After scouring job listing websites or persistently pestering a random relative that has a connection at that dream company… guess what? You have an interview! You probably already tweeted and posted this news on Facebook but now the reality of the situation is sinking in. You realize that yoga pants, your college hoodie and Uggs are not going to make a professional first impression. Before you run to the nearest mall and buy the standard dress slacks, jacket and button down shirt combo…here are some things to think about.
1. Think about the company’s persona and what employees wear on a daily basis.
You are not going to dress the same way for an interview at J.P. Morgan as you would for an interview with Free People headquarters. What type of image does the company you are applying at portray? Mimic that image. If possible, ask someone you know that works there what is the normal dress , then upgrade that typical ensemble. If you look like you fit with the company image you already have an edge on other applicants.
2. You want to stand out but not in the “I’m individualistic and do not take orders” type of way.
Facial piercings, wild hairstyles, colorful hairstreaks, beads, tattoos and all other alternative appearance improvements should be tastefully hidden for an interview. Take my friend, Mimi, as an example. The first time I saw her was for her interview. She appeared to have a cropped hairstyle, no piercings and dressed conservatively. Her professional appearance emphasized her reliable attitude and got her the job. Flash-forward to the first day of work—she walked through the doors and I didn’t recognize her. Who was this chick with a mohawk, nose ring and a huge tattoo of Hawaii on her shoulder? Oh, Mimi…the girl who interviewed a week earlier in a knee-length pencil skirt and blazer. Once she was hired she had let her freak flag fly! We worked at an artistic clothing company so her laid back look was embraced but I don’t think she would have been taken so seriously during the interview if she hadn’t toned it down a bit.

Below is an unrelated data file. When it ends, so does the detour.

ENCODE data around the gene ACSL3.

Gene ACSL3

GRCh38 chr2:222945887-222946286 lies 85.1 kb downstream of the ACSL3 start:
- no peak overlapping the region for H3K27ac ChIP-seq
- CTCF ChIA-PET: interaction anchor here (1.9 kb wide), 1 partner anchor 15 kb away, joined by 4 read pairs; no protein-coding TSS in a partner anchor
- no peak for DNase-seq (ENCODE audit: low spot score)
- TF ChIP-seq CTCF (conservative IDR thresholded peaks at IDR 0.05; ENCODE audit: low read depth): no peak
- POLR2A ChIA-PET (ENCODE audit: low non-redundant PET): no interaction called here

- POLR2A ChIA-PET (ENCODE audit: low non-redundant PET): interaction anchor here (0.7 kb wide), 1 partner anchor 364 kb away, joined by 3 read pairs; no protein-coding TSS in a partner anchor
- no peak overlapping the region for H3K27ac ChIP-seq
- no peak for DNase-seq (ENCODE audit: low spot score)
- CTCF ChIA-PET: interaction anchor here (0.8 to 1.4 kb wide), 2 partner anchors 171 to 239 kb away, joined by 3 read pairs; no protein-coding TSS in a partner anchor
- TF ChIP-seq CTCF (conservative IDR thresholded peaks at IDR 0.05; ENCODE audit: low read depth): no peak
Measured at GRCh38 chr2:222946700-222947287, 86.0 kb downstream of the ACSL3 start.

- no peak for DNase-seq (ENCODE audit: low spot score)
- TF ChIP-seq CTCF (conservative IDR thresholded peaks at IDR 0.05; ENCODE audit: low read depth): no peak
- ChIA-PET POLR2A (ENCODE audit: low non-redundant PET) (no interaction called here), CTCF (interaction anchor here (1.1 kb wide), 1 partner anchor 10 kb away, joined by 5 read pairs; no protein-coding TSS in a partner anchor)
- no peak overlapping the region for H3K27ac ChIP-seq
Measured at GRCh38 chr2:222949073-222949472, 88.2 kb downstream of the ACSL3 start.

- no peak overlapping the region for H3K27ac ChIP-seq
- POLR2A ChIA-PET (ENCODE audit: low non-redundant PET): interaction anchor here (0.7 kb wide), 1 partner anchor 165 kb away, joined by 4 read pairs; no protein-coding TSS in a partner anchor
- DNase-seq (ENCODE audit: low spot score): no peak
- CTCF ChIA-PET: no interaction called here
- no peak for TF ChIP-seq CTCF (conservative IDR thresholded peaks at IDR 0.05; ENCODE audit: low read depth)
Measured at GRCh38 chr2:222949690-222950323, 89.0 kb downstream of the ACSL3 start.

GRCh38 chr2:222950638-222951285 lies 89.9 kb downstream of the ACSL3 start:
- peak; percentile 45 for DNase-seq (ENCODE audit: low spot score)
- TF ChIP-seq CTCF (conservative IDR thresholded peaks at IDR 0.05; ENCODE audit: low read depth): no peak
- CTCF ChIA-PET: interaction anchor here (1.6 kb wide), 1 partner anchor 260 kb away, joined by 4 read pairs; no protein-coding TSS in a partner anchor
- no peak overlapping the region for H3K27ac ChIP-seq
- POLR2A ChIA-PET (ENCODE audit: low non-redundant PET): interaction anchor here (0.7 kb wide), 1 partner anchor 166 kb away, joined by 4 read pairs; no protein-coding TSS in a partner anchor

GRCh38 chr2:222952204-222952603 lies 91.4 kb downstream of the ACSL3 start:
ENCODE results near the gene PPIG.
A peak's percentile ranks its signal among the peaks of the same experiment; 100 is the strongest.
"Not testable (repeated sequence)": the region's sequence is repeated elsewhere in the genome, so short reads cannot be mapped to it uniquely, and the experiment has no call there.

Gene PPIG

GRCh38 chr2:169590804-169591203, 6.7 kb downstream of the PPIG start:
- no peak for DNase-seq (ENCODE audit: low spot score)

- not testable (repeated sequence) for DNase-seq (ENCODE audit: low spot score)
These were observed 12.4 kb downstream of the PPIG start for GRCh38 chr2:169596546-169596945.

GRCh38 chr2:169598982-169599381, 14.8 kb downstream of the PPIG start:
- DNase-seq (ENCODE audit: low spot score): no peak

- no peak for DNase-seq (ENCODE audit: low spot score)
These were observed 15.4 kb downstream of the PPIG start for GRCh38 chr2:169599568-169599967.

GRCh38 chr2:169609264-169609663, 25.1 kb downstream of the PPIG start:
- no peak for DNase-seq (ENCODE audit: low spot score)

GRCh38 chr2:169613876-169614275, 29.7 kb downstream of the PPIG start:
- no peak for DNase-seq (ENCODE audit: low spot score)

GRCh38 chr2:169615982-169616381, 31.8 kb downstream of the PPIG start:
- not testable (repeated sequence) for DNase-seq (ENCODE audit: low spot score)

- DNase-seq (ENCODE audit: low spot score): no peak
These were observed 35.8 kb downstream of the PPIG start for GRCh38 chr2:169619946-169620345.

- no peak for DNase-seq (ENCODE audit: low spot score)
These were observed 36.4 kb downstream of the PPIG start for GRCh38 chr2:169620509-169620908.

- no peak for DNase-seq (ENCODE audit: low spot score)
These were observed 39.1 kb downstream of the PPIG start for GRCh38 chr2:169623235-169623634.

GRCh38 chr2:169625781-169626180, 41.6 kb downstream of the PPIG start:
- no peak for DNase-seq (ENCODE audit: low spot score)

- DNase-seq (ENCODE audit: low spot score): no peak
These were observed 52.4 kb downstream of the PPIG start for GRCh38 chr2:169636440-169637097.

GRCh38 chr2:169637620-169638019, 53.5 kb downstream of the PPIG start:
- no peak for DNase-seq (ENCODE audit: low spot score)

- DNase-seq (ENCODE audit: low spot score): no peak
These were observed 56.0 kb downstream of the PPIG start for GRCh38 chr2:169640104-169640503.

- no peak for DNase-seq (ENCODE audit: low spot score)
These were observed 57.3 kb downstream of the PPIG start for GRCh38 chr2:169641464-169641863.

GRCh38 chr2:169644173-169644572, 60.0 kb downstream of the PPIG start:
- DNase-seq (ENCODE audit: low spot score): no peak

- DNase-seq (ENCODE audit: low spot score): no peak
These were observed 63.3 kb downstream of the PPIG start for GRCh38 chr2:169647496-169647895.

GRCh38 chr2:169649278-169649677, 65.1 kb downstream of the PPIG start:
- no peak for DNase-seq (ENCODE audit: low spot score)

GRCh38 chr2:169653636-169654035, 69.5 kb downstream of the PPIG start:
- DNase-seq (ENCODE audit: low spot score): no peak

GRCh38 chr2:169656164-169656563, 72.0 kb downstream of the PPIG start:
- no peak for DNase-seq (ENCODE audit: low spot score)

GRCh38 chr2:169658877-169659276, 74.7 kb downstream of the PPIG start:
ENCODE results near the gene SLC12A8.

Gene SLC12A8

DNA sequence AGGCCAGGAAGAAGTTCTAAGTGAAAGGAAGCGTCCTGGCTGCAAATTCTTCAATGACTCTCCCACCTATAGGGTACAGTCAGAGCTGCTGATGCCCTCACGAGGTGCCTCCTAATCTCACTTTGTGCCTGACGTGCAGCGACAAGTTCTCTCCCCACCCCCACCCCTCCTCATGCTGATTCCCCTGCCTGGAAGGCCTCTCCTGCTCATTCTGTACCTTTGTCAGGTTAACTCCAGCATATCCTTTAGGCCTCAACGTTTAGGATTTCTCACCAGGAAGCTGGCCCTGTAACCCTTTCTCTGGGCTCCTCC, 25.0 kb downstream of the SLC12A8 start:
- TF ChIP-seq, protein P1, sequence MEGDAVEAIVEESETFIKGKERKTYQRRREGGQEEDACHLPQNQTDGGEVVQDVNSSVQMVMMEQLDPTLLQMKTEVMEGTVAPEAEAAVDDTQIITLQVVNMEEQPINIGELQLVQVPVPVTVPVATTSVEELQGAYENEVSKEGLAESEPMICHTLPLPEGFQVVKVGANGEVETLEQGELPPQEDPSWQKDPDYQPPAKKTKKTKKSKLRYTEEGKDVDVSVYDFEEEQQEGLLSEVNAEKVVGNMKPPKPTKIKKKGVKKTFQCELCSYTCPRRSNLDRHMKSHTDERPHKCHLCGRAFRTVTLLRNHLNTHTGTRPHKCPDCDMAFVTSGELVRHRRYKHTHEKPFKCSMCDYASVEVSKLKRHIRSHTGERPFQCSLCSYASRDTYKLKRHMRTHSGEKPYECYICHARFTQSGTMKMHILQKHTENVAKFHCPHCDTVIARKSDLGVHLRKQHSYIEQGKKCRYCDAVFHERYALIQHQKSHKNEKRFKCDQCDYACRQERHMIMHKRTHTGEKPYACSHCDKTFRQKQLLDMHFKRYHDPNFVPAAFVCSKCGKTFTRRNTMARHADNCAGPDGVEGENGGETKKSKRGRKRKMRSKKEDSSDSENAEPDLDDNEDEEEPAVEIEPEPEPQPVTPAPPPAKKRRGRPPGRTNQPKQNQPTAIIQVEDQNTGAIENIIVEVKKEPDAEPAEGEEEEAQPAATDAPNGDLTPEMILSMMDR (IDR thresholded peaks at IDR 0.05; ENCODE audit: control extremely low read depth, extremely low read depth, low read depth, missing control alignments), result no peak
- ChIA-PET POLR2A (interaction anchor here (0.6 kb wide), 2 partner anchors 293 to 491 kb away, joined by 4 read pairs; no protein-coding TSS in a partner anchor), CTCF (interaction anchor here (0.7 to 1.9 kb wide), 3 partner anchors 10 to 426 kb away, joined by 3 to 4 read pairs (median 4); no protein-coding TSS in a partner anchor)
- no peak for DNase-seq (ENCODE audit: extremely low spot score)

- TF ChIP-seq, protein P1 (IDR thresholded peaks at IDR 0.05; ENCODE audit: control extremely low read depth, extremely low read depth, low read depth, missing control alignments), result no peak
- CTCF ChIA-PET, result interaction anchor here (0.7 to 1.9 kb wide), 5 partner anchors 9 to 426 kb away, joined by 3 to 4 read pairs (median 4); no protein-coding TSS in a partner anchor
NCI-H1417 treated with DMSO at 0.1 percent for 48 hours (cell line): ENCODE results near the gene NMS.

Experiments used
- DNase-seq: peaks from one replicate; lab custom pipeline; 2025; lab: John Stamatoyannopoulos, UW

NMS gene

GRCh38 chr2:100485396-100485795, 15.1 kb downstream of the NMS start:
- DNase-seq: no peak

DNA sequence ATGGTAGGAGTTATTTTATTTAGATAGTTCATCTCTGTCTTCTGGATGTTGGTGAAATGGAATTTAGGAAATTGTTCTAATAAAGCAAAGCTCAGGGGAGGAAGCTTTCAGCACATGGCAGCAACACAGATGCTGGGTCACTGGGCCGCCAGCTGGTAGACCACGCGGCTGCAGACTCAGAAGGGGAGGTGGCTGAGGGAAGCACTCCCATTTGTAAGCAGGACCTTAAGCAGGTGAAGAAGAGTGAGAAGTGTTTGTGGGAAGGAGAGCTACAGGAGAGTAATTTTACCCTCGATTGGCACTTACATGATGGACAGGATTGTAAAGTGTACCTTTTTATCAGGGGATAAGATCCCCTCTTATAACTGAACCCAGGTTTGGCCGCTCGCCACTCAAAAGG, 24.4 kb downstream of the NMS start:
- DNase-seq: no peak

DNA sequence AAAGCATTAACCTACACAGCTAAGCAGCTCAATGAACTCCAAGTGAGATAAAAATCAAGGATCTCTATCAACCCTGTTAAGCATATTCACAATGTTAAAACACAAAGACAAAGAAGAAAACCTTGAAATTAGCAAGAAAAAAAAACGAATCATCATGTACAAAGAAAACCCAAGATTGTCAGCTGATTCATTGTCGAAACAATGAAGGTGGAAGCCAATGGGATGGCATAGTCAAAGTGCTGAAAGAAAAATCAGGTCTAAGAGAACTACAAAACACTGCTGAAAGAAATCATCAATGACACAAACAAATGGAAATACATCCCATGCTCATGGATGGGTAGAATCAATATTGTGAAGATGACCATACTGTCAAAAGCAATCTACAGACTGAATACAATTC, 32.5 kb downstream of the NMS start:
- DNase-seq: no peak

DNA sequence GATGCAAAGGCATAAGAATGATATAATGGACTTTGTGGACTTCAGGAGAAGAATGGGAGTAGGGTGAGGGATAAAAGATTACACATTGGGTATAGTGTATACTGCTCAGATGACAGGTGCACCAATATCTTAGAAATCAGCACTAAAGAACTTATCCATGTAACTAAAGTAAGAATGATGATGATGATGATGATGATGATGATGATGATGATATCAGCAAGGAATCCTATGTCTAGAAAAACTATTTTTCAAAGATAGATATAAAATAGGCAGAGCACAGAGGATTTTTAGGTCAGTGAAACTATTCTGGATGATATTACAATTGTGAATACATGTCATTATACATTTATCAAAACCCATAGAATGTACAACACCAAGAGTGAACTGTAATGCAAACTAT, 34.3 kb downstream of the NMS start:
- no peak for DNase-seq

Make your interview outfit more personalized by accessorizing with a statement necklace or pops of accents colors with a bag, shoes or tie. Remember details like a watch, a suitable bag or briefcase and a tamed hairstyle. Dressing for an interview is not the time to channel your inner Ke$ha.
3. It’s always better to be overdressed than to be under dressed.
Still not sure if you should pull out the suit? When in doubt, dress up. I had a friend who was applying for a job with a beach resort the summer before he went to law school. He was aiming to get a job as a beach attendant. However, he was going through the resort’s human resources for the position and wasn’t sure how much he should dress up. My friend chose to wear a suit and dress shoes. With his resume, personality and attire he ended up getting a position working at the front desk which was much better hours, less labor intensive and better pay. Not mention he also made excellent networking connections with guests. Flagging away seagulls or rubbing shoulders with business executives? You take your pick.
Ok now for the fun part—visuals.
Formal interview attire– best for jobs in the field of business, medicine, science and law.
Contributed by Devon Haley